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accept American appointment army ballot became believed bill brought called campaign candidate Canton cause cent chairman Cleveland close Committee condition Congress convention delegates Democratic desire district dollar duties election fact favor finally force foreign four friends gold Government Governor hand Hanna Hayes House imports increase industries interests issue John known labor later leaders legislation majority manufactures March McKinley McKinley's means measure ment mills months nearly necessary needed never nomination Ohio Panama party passed political position practically present President prosperity Protection proved question reason received Representatives Republican result Secretary secure Senate sent Sherman silver ſº speech strong Tariff thought tion took trade United vote whole William McKinley young
第 151 頁 - We are uncompromisingly in favor of the American system of protection ; we protest against its destruction as proposed by the President and his party. They serve the interests of Europe ; we will support the interests of America. We accept the issue, and confidently appeal to the people for their judgment. The protective system must be maintained. Its abandonment has always been followed by general disaster to all interests except those of the usurer and the sheriff.
第 91 頁 - A free people ought not only to be armed, but disciplined; to which end a uniform and well-digested plan is requisite ; and their safety and Interest require that they should promote such manufactories as tend to render them independent of others for essential, particularly military, supplies.
第 313 頁 - The Republican party is unreservedly for sound money. It caused the enactment of the law providing for the resumption of specie payments in 1879; since then every dollar has been as good as gold. We are unalterably opposed to every measure calculated to debase our currency or impair the credit of our country. We are, therefore, opposed to the free coinage of silver, except by international...
第 313 頁 - We are unalterably opposed to every measure calculated to debase our currency or impair the credit of our country. We are, therefore, opposed to the free coinage of silver, except by international agreement with the leading commercial nations of the world, which we pledge ourselves to promote, and until such agreement can be obtained the existing gold standard must be preserved.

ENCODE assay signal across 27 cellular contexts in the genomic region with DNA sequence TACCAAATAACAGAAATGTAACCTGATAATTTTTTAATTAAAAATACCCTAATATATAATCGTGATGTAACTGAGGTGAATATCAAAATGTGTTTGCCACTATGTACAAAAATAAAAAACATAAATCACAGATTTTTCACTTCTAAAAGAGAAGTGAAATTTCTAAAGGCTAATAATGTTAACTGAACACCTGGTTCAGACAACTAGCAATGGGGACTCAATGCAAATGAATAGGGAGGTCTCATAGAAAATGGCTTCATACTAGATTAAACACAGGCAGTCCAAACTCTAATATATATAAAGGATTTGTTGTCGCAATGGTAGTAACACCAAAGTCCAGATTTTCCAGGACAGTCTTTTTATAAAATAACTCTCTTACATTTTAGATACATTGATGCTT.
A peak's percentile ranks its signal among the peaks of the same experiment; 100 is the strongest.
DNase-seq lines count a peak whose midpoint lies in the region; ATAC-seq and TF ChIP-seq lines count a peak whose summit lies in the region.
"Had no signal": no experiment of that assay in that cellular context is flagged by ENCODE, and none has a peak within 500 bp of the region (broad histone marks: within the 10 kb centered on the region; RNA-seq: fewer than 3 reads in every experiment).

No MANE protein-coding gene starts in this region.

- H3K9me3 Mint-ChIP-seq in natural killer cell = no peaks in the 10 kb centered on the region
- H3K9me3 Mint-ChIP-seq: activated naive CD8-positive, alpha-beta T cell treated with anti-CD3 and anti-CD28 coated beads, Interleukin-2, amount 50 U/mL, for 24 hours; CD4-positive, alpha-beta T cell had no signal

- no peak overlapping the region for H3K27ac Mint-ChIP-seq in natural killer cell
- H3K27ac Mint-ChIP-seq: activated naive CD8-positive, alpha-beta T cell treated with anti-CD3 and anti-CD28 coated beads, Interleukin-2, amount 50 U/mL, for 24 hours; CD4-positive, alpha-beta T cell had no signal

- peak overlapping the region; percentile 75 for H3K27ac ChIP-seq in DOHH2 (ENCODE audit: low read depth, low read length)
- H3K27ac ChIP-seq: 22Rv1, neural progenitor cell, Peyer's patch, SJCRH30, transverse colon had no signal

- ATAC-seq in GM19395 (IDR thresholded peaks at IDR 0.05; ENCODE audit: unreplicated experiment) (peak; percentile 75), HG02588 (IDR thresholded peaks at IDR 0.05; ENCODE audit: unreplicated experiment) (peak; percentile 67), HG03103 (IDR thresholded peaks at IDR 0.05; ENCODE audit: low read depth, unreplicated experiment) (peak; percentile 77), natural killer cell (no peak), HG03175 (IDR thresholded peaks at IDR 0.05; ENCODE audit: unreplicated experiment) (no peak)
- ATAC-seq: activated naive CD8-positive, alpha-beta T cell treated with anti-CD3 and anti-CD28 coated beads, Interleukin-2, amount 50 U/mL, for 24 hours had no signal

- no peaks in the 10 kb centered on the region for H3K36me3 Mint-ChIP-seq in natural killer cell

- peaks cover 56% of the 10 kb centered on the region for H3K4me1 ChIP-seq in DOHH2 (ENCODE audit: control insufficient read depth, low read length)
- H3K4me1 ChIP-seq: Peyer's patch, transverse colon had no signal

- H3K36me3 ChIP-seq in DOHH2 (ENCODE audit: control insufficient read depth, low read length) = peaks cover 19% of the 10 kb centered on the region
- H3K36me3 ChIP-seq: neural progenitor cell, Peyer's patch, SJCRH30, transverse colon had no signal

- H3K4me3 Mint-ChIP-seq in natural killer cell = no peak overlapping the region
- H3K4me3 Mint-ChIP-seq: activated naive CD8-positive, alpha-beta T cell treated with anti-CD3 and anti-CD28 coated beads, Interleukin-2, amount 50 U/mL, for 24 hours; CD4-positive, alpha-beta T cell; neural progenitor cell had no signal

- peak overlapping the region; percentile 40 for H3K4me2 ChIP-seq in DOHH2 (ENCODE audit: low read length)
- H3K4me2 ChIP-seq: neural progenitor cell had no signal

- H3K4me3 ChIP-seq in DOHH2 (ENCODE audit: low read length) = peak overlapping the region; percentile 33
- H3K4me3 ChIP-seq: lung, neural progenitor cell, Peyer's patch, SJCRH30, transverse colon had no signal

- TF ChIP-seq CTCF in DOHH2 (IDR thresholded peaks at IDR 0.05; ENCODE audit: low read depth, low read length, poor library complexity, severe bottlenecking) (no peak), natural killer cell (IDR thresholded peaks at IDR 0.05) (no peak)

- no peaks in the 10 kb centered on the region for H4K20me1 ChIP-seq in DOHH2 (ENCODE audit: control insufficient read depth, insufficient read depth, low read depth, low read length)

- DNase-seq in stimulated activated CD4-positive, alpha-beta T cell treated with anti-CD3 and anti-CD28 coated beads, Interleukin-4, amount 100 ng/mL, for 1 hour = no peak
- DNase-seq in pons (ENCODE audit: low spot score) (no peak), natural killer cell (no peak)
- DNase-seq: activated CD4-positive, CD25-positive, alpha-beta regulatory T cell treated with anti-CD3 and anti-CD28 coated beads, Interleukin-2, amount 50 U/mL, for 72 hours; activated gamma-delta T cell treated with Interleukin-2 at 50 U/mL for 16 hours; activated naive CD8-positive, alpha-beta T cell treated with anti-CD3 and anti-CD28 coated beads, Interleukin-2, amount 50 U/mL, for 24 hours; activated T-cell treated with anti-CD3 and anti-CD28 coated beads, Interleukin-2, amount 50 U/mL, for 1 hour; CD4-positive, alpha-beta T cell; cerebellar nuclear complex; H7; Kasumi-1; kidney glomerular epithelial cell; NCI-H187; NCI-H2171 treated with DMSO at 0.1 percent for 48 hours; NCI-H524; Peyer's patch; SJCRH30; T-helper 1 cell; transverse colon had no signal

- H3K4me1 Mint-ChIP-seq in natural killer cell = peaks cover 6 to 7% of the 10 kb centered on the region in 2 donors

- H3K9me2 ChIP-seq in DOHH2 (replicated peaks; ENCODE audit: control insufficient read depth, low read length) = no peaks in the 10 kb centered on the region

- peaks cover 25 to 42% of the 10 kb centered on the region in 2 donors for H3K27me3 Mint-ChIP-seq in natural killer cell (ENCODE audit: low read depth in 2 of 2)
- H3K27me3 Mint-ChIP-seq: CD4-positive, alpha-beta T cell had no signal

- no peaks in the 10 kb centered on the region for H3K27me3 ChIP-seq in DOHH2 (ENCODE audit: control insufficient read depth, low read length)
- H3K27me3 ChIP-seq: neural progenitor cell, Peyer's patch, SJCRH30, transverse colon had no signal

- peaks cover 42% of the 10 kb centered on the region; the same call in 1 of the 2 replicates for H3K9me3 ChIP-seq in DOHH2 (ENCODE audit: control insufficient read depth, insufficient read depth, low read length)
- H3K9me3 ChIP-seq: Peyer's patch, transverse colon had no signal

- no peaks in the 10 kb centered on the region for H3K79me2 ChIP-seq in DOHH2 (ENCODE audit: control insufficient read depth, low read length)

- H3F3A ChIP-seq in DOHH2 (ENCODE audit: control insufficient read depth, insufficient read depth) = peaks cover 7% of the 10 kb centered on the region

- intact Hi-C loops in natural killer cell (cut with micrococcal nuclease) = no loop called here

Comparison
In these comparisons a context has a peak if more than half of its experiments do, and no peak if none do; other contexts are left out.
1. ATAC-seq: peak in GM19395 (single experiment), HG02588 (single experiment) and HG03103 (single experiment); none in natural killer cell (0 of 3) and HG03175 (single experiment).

第 93 頁 - ... But the system which has been mentioned is far from characterizing the general policy of nations. The prevalent one has been regulated by an opposite spirit, The consequence of it is that the United States are, to a certain extent, in the situation of a country precluded from foreign commerce. They can indeed, without difficulty, obtain from abroad the manufactured supplies of which they are in want, but they experience numerous and very injurious impediments to the emission and vent of their...
第 147 頁 - The proposition with which we have to deal is the reduction of the revenue received by the Government, and indirectly paid by the people from customs duties. The question of free trade is not involved, nor is there now any occasion for the general discussion of the wisdom or expediency of a protective system.
第 109 頁 - The revenue necessary for current expenditures and the obligations of the public debt must be largely derived from duties upon importations, which, so far as possible, should be adjusted to promote the interests of American labor and advance the prosperity of the whole country.
第 109 頁 - Government by duties upon imports, sound policy requires such an adjustment of these imposts as to encourage the development of the industrial interests of the whole country ; and we commend that policy of national exchanges which secures to the workingmen liberal wages, to agriculture remunerating prices, to mechanics and manufacturers an adequate reward for their skill, labor and enterprise, and to the nation commercial prosperity and independence.
第 89 頁 - Whereas it is necessary for the support of government, for the discharge of the debts of the United States, and the encouragement and protection of manufactures, that duties be laid on goods, wares, and merchandises imported: Be it enacted, etc.